reconsider its obstructive approach to peace negotiations and Palestinian
statehood. Not a bit of it.
Netanyahu’s officials blame the crisis with Washington on Obama, implying
that they will wait out his presidency for better times to return.
As for Europe, Netanyahu blames the shift there on what he calls ''Islamisation'',
suggesting that Europe’s growing Muslim population is holding the region’s
politicians to ransom. On this view, the price paid for the recent terror
attacks in Paris and Copenhagen is Europe’s support for Israel.
Instead, Netanyahu has begun looking elsewhere for economic – and ultimately
political – patrons.
In doing so, he is returning to an early Israeli tradition. The state’s
founders were inspired by the collectivist ideals of the Soviet Union, not US
individualism. And in return for attacking Egypt in 1956, Israel was secretly
helped by Britain and France to build nuclear weapons over stiff US
In response to recent developments, Netanyahu announced last month that he
was courting trade with China, India and Japan – comprising nearly 40 per
cent of the planet’s population.
Last year, for the first time, Israel did more trade with these Asian giants
than with the US. Much of it focused on the burgeoning arms market, with
Israel supplying nearly $4 billion worth of weapons in 2013. A region once
implacably hostile to Israel is throwing open its doors.
India, plagued by border tensions with Pakistan and China, is now Israel’s
largest arms purchaser – and such trade is expected to expand further
following the election last year of Narendra Modi, known for his anti-Muslim
He has lifted the veil off India’s growing defence cooperation with Israel,
one reason why Moshe Yaalon last week became the first Israeli defence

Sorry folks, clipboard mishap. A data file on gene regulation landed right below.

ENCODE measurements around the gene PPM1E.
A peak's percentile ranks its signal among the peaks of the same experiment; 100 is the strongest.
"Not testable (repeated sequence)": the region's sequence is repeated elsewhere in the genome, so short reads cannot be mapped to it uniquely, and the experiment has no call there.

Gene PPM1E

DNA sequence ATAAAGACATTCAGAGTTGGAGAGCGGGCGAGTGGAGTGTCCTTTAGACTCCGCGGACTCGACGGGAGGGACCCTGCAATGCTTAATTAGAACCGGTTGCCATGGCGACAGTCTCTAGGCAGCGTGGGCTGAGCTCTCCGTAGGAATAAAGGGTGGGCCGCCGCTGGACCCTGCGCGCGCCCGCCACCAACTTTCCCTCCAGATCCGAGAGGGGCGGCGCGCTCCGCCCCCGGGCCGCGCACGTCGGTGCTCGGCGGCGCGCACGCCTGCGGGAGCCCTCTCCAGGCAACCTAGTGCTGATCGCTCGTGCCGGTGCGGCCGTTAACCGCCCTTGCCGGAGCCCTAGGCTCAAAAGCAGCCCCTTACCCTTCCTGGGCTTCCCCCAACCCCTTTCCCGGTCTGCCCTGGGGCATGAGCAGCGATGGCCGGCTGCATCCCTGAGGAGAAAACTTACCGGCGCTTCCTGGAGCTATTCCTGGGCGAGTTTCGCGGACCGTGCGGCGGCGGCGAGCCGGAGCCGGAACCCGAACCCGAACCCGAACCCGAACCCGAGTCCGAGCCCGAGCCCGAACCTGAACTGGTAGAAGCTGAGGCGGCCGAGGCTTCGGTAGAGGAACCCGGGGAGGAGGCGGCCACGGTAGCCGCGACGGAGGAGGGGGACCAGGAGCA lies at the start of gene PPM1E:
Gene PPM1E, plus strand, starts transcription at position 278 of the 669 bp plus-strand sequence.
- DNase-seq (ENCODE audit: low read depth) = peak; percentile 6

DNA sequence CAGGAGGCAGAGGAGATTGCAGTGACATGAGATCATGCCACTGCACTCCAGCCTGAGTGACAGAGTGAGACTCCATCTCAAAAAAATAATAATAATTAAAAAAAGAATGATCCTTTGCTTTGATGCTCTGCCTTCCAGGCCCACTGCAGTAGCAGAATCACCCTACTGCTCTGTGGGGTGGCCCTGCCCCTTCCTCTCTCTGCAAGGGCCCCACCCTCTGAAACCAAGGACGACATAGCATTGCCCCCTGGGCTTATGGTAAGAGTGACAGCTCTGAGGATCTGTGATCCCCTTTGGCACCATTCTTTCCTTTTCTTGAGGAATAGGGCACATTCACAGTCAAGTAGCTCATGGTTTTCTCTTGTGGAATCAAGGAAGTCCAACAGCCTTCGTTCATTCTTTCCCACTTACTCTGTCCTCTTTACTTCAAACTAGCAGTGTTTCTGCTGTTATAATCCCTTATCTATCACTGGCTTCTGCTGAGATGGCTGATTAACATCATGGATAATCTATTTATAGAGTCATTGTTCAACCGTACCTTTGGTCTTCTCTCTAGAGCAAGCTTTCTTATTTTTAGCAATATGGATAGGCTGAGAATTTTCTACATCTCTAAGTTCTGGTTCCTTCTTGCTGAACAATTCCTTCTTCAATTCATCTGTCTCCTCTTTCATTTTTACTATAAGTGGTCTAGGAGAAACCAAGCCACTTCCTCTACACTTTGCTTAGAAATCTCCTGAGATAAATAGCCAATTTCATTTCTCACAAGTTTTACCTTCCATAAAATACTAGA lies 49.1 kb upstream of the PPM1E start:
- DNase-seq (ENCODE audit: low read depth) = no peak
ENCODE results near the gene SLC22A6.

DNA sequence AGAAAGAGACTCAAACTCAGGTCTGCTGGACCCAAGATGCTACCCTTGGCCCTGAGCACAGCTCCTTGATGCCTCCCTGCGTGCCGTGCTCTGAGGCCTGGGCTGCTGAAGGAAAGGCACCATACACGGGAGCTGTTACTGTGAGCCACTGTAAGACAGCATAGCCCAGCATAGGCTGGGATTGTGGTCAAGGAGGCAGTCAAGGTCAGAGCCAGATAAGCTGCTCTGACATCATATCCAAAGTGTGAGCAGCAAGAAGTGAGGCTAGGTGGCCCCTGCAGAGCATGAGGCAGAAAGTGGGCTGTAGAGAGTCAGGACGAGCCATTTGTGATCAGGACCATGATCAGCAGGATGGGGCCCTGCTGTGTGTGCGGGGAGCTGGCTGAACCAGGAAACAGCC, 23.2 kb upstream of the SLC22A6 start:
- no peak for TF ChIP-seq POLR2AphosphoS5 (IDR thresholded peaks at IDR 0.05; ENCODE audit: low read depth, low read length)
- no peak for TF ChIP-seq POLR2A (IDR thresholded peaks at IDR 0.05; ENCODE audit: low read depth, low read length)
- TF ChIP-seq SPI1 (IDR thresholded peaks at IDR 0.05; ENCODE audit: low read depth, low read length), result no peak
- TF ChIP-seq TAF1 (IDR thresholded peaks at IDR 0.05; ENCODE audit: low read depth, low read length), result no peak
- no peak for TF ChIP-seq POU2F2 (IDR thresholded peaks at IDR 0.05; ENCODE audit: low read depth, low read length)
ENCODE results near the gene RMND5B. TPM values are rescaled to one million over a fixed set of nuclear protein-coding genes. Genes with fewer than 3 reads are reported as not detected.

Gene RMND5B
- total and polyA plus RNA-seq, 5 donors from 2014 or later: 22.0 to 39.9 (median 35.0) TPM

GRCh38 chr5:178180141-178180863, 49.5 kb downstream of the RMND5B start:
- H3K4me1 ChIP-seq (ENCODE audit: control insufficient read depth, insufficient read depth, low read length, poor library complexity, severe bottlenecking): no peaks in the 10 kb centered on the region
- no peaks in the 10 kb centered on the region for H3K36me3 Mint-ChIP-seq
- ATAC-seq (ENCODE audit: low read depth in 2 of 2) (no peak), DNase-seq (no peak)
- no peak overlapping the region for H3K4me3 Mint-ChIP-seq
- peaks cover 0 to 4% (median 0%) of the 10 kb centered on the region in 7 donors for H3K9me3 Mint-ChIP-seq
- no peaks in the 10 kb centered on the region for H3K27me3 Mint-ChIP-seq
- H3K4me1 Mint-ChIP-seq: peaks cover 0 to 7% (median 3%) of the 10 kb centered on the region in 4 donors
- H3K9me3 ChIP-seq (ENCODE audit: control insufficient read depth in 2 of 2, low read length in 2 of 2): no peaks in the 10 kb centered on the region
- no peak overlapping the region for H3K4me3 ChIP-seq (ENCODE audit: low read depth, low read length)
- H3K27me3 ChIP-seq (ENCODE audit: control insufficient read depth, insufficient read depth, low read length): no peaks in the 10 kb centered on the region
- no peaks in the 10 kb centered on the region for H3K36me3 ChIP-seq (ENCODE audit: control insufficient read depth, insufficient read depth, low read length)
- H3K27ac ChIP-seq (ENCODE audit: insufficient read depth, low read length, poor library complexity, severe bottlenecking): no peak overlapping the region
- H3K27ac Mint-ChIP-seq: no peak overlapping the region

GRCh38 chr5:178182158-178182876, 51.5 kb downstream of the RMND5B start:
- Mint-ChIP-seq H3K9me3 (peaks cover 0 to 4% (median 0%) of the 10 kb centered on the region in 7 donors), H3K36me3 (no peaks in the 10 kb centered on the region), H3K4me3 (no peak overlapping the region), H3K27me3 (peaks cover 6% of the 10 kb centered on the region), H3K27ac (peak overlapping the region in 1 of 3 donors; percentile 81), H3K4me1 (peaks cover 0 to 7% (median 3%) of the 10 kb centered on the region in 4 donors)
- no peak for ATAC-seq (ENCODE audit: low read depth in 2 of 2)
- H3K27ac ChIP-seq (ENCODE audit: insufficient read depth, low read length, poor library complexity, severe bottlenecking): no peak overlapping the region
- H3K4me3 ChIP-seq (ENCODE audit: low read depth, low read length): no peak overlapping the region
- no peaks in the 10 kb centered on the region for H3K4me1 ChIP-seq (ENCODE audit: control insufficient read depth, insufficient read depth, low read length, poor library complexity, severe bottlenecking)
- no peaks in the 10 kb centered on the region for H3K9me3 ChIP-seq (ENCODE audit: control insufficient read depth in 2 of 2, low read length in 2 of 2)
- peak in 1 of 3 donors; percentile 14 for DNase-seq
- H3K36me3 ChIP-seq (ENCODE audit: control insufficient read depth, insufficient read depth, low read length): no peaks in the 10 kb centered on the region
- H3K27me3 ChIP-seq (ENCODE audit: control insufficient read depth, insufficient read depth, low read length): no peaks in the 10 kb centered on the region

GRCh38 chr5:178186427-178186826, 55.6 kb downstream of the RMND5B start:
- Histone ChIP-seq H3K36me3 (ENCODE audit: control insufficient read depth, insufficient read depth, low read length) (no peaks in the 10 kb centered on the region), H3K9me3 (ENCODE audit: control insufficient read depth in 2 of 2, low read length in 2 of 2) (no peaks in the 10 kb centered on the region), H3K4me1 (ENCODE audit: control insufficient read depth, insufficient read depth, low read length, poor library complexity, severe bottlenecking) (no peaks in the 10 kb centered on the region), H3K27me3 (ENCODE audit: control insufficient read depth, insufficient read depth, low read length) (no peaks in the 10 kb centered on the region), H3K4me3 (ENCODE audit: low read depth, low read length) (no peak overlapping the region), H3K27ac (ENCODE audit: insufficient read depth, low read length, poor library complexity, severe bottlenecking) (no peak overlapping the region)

minister to make an official visit.
Ties between Israel and China are deepening rapidly too. Beijing has become
Israel’s third largest trading partner, while Israel is China’s second
biggest supplier of military technology after Russia.
Last month the two signed a three-year cooperation plan, with China keen to
exploit – in addition to Israel’s military hardware – its innovations on
solar energy, irrigation and desalination.
Emmanuel Navon, an international relations expert at Tel Aviv University,
claims that, despite its poor public image, Israel now enjoys a ''global
clout'' unprecedented in its history.
Israel’s immediate goal is to future-proof itself economically against
mounting popular pressure in Europe and the US to act in favour of the
But longer term Israel hopes to convert Chinese and Indian dependency on
Israeli armaments – based on technology it tests and refines on a captive
Palestinian population – into diplomatic cover. One day Israel may be relying
on a Chinese veto at the UN, not a US one.
Jonathan Cook won the Martha Gellhorn Special Prize for Journalism. His
latest books are ''Israel and the Clash of Civilisations: Iraq, Iran and the
Plan to Remake the Middle East'' (Pluto Press) and ''Disappearing Palestine:
Israel’s Experiments in Human Despair'' (Zed Books). His website is